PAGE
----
This process was accomplished through ethics training programs, as opposed to writing down acceptable codes of conduct in many organizations, although formal business ethics programs were institutionalized in some companies (Soutar, McNeil & Caron, 1995). However, the main concern for these programs was not delivering optimal values to owners but creating external stakeholders’ good perceptions.
Soutar, McNeil, and Caron (1995) observe that compliance to laws in the Australian context does not constitute a major motivator for institutionalizing business ethics, as opposed to the American organizations. Additionally, the interviewed company representatives stated that good corporate citizenship was not a major concern for institutionalism of business ethics in the Australian organizations (Soutar, McNeil & Caron, 1995).
Although some organizations never considered implementing programs for the institutionalization of business ethics, the work of Soutar, McNeil, and Caron (1995) suggests that ethical organizations are important for the general wellness and positive associations of organizations by both internal and external stakeholders.
From the context of their sampled organizations, practices that were considered in the business ethics management include mitigation of fraud and non-engagement in organized organizational crimes such as exploitation of employees (Soutar, McNeil & Caron, 1995).
Business ethics management constitutes an important aspect for enhancing organizational success not only in the profit-making organizations but also in nonprofit-making organizations. Bouckaert and Vandenhove (1998) evaluate the importance and relevance of business ethics management in nonprofit-making organizations. The authors assert that the core concern of business ethics management stems from the principles of corporate social responsibility.
The concerns of the roles of business ethics management in enhancing employee satisfaction aim at increasing the productivity of an organization to increase profitability levels. Consumers are also more likely to buy products that are produced by socially corporate responsible organizations.
In this sense, CSR as a core value that is considered in business ethics management aims at increasing the profitability of an organization by improving its brand image. The fact that non-profit-making organizations do not engage in profit-making endeavors raises the question of whether business ethics management is relevant to them.
Bouckaert and Vandenhove (1998) claim that appropriate versions of principles that are used to enhance business ethics in profit-making organizations can also be adopted in the nonprofit-making sector.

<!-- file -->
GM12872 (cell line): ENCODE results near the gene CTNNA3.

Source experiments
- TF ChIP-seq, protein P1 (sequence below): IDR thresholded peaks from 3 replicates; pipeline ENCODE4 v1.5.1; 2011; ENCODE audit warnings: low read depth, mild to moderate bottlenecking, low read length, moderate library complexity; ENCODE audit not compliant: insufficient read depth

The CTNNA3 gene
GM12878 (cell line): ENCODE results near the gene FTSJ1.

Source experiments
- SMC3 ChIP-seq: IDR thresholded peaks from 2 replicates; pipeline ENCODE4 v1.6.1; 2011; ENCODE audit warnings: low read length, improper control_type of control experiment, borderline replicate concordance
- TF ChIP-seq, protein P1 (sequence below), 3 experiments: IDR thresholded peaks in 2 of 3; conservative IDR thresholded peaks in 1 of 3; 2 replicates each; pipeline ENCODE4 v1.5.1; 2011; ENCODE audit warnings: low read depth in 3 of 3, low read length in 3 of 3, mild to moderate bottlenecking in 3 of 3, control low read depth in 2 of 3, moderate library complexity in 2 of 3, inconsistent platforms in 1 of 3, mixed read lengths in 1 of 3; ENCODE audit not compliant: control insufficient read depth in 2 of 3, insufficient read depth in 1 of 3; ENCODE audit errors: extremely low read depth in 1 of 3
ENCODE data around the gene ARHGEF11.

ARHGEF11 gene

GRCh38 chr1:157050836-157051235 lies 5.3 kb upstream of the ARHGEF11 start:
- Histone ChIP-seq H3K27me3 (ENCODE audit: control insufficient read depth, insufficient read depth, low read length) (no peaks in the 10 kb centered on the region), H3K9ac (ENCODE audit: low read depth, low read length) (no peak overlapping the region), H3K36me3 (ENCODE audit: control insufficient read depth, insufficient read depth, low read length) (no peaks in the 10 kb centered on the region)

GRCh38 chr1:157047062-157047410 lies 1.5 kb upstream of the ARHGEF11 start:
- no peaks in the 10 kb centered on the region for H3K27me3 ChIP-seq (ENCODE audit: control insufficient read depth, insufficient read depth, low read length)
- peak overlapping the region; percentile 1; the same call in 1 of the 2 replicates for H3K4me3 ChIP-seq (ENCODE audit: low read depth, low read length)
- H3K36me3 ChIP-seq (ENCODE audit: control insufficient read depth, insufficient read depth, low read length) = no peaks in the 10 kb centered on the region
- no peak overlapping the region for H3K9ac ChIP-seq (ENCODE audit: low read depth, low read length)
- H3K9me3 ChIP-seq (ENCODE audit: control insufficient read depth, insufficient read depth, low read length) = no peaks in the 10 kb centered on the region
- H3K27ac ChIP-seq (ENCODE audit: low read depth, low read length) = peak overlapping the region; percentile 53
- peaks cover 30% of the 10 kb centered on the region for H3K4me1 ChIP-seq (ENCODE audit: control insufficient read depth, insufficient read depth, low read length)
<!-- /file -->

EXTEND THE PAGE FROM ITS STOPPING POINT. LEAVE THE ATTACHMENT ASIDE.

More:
For instance, they claim that the principal concern in profit-making organizations is to create an ethically responsible organization to the shareholders while the main concern in the nonprofit-making organizations is creating an ethically responsible organizational authority (Bouckaert & Vandenhove, 1998, p.1076).
Consequently, business ethical elements manifest themselves in non-profit-making organizations in terms of organizational authority liability. Managers in these organizations have a responsibility to deliver social value to their owners. Any malpractice that violates this objective amounts to unethical conduct. This suggests that non-profit-making organizations engage in social contracts with parties they serve.
Social contract theory presents conducts, which are ethical and moral within society as an essential contract that is entered between people and society. Bouckaert and Vandenhove (1998) observe that it constitutes a “hypothesis that explains how society originates together with the presumed relationship between its members, how they incur responsibilities, and their rights” (p. 1075).
The theory emphasizes people should not infringe on the rights of others while exercising one’s rights during social interactions. In nonprofit-making businesses, an attempt to engage in a practice that infringes the success of an organization to deliver social benefits to people in a social contract with it amounts to unethical acts.
Business ethics management focuses on practices that uphold and determine what is morally right to do by considering the impacts of managers’ actions on organizational stakeholders. Although different economic systems are embraced in different nations, just like the Islamic economic systems in Islamic nations, business ethics management is important across all organizations.
Guided by the perspective of corporate social responsibility concerning the pillars of stakeholder theory, business ethics management is important in portraying corporations’ brand in positive ways to both internal and external stakeholders, and hence a benefit in both for-profit and non-profit-making organizations.
Bouckaert, L., & Vandenhove, J. (1998). Business Ethics and Management of Non-Profit Making Organizations. Journal of Business Ethics, 17(9), 1073- 1081.
Byrne, E. (2011). Business Ethics Should Study Illicit Business: To Advance Respect for Human Rights. Journal of Business Ethics, 10(3), 497-505.
Pettijohn, C., Pettijohn, L., & Taylor, J. (2008). Salesperson perceptions of ethical behaviors: Their influence on job satisfaction and turnover intentions. Journal of Business Ethics, 78(4), 545-557.
Soutar, G., McNeil, M., & Caron, M. (1995). A Management Perspective on Business Ethics. Journal of Business Ethics, 14(8), 603-611.
Yassin, A. (2012). Does Ethics Matter in Corporate Business Management From View Point of Islam? Kuwait Chapter of Arabian Journal of Business and Management Review, 2(2), 1-9.